Tubastraea micrantha (Rosen, 1979)
Tubastraea micranthus (Pichon, 1978)

Potentially Misidentified Species



Tubastraea micranthus is a coral which grows in bush or tree-like colonies (up to 1 m in diameter), and is capable of forming reefs (Schuhmacher 1984). Polyps reproduce asexually by budding from the base, or from the oral disk, to produce new polyps, which secrete their own calcareous skeletons (Barnes 1983; Harrison 2011). The reproductive biology of the planulae of this species is not known. However, its congener, T. coccinea, is hermaphroditic, and releases sperm into the water. Eggs and the developing planula larvae are brooded. Planulae of T. coccinea can also be produced asexually (Ayre & Resing 1986; Harrison 2011). The larvae of T. coccinea can be competent for up to 100 days (Fenner 2001). It is unclear to what extent these features apply to T. micranthus.

Tubastraea micranthus grows in tree-like colonies which have unusual structural strength, and are adapted to environments with strong currents (Schuhmacher 1984). They can grow on exposed bottom surfaces, on ledges, shipwrecks, and oil platforms (Schuhmacher 1984; Perkol-Finkel et al. 2006; Sammarco et al. 2010). Tubastraea micranthus lacks zooxanthellae (symbiotic algae), and so is not dependent on photosynthesis, relying on zooplankton captured with their tentacles. Because of its dependence on captured food, its growth rates are slower than those of corals with zooxanthellae (4 cm, yr-1, compared to 12 cm, yr-1 in some acroporid corals (Schuhmacher 1984). Tubastraea micranthus, probably because of its lack of zooxanthellae, extends into deeper water, down to 138 m (the bottom of the platform), than its congener T. coccinea (Sammarco et al. 2013).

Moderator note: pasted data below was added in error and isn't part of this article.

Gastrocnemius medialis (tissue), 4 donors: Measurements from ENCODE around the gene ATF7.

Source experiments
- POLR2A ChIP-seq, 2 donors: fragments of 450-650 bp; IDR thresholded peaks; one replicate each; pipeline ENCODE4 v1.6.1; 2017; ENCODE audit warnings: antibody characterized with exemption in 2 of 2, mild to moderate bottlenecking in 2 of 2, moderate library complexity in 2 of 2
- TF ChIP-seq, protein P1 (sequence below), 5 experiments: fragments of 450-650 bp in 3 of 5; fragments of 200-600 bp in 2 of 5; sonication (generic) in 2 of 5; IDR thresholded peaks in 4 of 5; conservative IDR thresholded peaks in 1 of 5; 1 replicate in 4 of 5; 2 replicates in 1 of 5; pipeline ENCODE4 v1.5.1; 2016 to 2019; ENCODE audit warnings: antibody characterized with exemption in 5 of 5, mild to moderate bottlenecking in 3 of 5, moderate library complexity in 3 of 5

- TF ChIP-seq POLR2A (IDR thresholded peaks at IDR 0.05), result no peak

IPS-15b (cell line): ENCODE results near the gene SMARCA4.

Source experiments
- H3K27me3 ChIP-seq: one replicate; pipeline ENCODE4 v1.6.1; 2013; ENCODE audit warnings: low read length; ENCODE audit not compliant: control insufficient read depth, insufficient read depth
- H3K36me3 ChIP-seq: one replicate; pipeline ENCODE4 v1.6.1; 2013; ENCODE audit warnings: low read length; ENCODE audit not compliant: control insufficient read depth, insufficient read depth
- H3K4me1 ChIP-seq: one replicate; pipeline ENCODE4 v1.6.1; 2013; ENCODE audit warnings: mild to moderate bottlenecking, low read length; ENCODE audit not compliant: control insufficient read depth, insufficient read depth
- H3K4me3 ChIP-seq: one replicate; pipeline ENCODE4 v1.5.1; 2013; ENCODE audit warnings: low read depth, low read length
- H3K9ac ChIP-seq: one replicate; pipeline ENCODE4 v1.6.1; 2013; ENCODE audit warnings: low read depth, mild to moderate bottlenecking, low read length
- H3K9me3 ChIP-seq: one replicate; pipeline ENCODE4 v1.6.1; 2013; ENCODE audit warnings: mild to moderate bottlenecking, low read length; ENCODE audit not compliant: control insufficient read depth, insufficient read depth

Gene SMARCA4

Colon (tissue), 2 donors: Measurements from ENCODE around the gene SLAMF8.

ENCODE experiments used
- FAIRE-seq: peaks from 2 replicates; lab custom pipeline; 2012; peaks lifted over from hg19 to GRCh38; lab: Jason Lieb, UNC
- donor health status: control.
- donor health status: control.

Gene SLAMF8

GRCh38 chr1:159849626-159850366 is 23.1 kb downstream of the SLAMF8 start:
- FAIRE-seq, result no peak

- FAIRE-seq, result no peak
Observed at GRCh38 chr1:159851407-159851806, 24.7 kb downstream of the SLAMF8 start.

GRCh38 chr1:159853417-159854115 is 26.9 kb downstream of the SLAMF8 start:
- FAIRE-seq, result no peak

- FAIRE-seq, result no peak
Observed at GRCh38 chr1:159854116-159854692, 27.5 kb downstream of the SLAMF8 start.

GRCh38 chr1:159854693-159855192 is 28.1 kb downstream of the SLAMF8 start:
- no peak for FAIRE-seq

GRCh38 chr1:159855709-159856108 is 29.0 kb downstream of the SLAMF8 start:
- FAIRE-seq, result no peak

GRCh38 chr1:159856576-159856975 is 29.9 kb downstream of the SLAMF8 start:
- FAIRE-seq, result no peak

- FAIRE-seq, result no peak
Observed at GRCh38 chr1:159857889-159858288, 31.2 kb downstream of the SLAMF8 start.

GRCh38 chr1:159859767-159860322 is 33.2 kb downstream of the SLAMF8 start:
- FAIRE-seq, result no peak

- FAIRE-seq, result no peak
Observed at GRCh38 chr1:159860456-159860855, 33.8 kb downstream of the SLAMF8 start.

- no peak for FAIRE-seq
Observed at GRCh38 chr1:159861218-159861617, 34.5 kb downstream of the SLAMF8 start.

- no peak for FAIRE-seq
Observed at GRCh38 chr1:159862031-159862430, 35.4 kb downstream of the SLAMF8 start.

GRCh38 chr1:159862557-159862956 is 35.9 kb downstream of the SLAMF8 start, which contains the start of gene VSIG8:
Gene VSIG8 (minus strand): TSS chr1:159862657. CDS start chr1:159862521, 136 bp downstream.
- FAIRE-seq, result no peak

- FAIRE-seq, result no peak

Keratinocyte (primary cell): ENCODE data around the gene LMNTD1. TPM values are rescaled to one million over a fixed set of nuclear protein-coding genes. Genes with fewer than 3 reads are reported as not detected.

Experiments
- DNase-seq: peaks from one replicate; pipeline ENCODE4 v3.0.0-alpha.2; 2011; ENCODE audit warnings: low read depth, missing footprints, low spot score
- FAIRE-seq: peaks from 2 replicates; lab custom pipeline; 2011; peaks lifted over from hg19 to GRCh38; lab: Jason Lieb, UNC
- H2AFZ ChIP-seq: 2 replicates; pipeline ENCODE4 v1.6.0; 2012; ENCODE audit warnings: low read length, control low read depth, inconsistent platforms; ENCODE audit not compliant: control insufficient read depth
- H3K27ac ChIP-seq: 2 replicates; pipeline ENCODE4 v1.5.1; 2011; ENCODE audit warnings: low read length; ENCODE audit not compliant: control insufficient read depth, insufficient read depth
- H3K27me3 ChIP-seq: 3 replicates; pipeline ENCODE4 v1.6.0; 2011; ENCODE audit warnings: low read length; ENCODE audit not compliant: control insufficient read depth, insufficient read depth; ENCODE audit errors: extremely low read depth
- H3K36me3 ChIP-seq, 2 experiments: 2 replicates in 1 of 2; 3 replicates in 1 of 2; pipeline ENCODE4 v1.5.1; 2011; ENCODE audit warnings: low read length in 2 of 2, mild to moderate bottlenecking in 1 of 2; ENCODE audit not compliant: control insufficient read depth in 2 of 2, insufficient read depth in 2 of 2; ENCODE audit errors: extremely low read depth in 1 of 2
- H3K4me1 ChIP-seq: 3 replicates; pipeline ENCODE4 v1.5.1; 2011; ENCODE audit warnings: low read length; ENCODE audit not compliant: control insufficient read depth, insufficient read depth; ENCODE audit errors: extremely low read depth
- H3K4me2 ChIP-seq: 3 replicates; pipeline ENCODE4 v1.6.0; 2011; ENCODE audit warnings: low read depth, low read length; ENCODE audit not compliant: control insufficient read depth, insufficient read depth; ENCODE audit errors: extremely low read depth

Trophic Status:

Suspension Feeder



General HabitatCoral reefNone
General HabitatVessel HullNone
General HabitatRockyNone
Salinity RangeEuhaline30-40 PSU
Tidal RangeSubtidalNone
Vertical HabitatEpibenthicNone

Life History

Tolerances and Life History Parameters

Maximum Depth (m)138Gulf of Mexico, off Louisiana (Sa mmarco et al. 2013)

General Impacts

Tubastraea micranthus is known from only one location outside its native range, oil platforms off Louisiana, where it is abundant and spreading. It has no known impacts here. However, this species has the potential to compete with native corals and other sessile organisms, and may alter coral reef habitats. The present density and rate of spread make erradication difficult (Sammarco et al. 2014). Web searches indicate that T. micranthus is sold in the aquarium trade, but is regarded as difficult to keep, requiring daily feedings and strong water movement.

Regional Distribution Map

Bioregion Region Name Year Invasion Status Population Status
EA-V None 0 Native Estab
SP-XXI None 0 Native Estab
SP-XIII None 0 Native Estab
AUS-XIII None 0 Native Estab
EAS-VI None 0 Native Estab
EAS-III None 0 Native Estab
EA-III None 0 Native Estab
NWP-2 None 0 Native Estab
SP-I None 0 Native Estab
EAS-V None 0 Native Estab
EAS-I None 0 Native Estab
RS-3 None 0 Native Estab
SP-VII None 0 Native Estab
RS-2 None 0 Native Estab
SP-VIII None 0 Native Estab
CAR-I Northern Yucatan, Gulf of Mexico, Florida Straits, to Middle Eastern Florida 2006 Def Estab